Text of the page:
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Paella marisco, or seafood paella. The paella pan with the handsome red heat-proof handles is available at SurLaTable.com. Photo courtesy Sur La Table.
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about the author

 

KAREN HOCHMAN is editorial director of THE NIBBLE.

 

 

March 2010

Product Reviews / Main Nibbles / Meat & Poultry

Recipe: Paella Valenciana

Page 1: The History Of Paella, One Of The World’s Great Rice Dishes

 

CAPSULE REPORT: Paella is one of the world most famous rice dishes, with a memorable combination of ingredients. It’s a treat for a family dinner and a great party buffet dish. There are many ingredients, but it’s worth the effort. The recipes tend to make a lot of paella, which you can enjoy for a few days until it’s time to make another! This is Page 1 of a two-page article. Click on the black link below to visit Page 2.

Paella History

Many cultures have rice dishes that have become famous on the world culinary stage: arroz con pollo from Spain, biriyani from Spain, jambalaya from Louisiana, pilaf from the Middle East and risotto from Italy.

Rice originated in Asia and, along with pasta, was brought to the Mediterranean by the Moors. When the Moors invaded Spain, they brought both products with them. The Moorish casseroles of rice and fish established the custom of eating rice in Spain. By the 15th century, when Spanish Catholics expelled the Muslims from Spain, rice had become a national staple.

The Meaning Of “Paella”

Paella (pronounced pie-AY-ya) was originally made by agricultural laborers, who cooked the mixture of rice, snails and vegetables in a pan over an open fire in the fields. It was at first a communal dish, eaten directly from the pan with wooden spoons. Other Valencians closer to the coastline added eel and butter beans. The more elegant paellas loaded with chorizo, chicken and seafood did not evolve until living standards rose in the late 18th century century, when the dish went upscale.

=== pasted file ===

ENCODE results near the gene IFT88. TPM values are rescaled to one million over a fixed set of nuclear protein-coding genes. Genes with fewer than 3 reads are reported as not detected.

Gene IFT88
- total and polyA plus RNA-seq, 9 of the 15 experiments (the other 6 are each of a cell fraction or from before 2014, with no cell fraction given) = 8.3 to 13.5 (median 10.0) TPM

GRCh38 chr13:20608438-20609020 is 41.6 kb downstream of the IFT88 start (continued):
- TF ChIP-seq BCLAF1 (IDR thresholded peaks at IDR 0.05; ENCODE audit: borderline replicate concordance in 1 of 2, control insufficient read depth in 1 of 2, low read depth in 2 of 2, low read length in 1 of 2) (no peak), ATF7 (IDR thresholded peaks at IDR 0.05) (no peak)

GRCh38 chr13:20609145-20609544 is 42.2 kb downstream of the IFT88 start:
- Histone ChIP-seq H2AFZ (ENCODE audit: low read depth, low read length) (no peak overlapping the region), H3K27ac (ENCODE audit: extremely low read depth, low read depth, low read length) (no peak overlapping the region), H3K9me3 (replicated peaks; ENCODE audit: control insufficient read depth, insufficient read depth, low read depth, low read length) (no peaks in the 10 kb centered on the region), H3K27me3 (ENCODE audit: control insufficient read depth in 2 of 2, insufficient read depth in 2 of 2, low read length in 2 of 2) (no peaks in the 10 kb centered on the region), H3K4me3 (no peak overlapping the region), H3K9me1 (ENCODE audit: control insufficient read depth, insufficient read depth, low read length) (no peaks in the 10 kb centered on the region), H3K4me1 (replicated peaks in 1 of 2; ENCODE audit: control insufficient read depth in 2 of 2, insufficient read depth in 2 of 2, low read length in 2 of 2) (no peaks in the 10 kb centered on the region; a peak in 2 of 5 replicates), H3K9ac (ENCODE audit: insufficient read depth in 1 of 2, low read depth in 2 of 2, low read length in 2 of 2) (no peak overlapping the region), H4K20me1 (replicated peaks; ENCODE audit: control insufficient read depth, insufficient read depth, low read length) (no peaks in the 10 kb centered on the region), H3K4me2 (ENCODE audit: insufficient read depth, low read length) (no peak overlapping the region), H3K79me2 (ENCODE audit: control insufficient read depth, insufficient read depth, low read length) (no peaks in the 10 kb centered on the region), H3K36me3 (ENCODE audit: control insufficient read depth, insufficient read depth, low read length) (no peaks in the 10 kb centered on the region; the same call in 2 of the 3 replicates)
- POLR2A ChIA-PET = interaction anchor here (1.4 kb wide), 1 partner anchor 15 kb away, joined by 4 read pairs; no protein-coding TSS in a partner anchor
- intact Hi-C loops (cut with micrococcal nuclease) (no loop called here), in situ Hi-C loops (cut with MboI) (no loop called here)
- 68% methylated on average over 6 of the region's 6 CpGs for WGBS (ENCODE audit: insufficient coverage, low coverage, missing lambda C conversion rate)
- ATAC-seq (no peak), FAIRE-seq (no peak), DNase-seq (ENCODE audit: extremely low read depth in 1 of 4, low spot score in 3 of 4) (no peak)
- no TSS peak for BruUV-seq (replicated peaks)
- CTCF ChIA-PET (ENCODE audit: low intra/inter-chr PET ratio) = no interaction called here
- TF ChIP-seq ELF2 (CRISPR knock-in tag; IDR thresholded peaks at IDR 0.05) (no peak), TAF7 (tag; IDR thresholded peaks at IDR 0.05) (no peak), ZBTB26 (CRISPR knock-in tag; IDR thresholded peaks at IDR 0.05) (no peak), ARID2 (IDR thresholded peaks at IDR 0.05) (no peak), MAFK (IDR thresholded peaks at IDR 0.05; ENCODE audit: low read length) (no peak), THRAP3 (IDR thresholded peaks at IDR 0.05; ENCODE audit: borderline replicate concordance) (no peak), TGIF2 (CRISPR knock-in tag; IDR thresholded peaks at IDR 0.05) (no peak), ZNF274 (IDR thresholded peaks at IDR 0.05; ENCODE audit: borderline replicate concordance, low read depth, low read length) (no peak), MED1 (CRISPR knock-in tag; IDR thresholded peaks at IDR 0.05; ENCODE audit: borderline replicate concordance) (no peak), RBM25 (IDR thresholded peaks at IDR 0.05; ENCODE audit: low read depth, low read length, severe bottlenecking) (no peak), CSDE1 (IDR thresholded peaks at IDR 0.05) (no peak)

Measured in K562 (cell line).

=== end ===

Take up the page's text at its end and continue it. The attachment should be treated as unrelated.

The dish originated in Valencia, a region on the East coast of Spain (see map below), and evolved, depending on the inspiration of cooks. By the mid-1800s, paella included short-grain white rice and a mix of proteins: chicken, duck, rabbit and optional snails (less affluent people often made do with snails alone). The dish was actually a “rice and beans” dish, with butter beans, great northern beans and runner beans (artichoke replaced runner beans in the winter), plus tomatoes. The spices included garlic, pimentòn (sweet paprika), rosemary, saffron and salt; the dish was cooked in olive oil.

The recipe continued to evolve as chorizo, green beans, green peas, olives and roasted red pepper found their way into the dish.

The name “paella” derives from the Old French word for pan, paelle, from the Latin word patella. Today, the pan is called a paellera, but that term evolved after paella became popular. Paelleras are round and shallow, made of polished steel with two handles. There are even woven baskets that fit the pan to make a nicer presentation at the table—but today’s double-gauge steel paella pans are stunners in of themselves.

 
The Valencia region of Spain. Map courtesy Wikimedia.

Valencians on the Mediterranean coast used the plentiful seafood instead of meat and beans to make seafood paella. Later, the seafood concept was combined with the original Valencian recipe and mixed paella was born: a saffron-flavored rice dish with meats and seafood, along with roasted red peppers, olives and other local vegetables.

What distinguishes paella from other rice dishes with meat, fish and vegetables is the saffron. Saffron grows wild in Spain, and not only gives a rich and unique flavor to the rice, but a deep yellow color as well.


Paella has become popular throughout Western Europe, North America and Latin America, and was adapted by European immigrants to Louisiana, who used local ingredients to create the dish known as jambalaya (see recipe and history).

Types Of Paella

While it’s easy to vary the ingredients to create any type of paella—from mixed poultry, root or spring vegetable variations to vegetarian/vegan paella—there are three main classic styles:

  • Paella Valenciana: Valencian paella with white rice, green vegetables, meat (rabbit, chicken, duck), snails, beans and seasoning
    (Note that in the U.S., “Paella Valenciana” is actually paella mixta, with seafood and meat combined—and a combination preferred by most people)
  • Paella de marisco: seafood paella, which replaces meat and snails with seafood and omits beans and green vegetables
  • Paella mixta: mixed paella, which is a free-style combination of meat, seafood, vegetables and sometimes beans

If we’ve whetted your appetite, turn to the next page for the recipe!

Continue to Page 2: Paella Recipe

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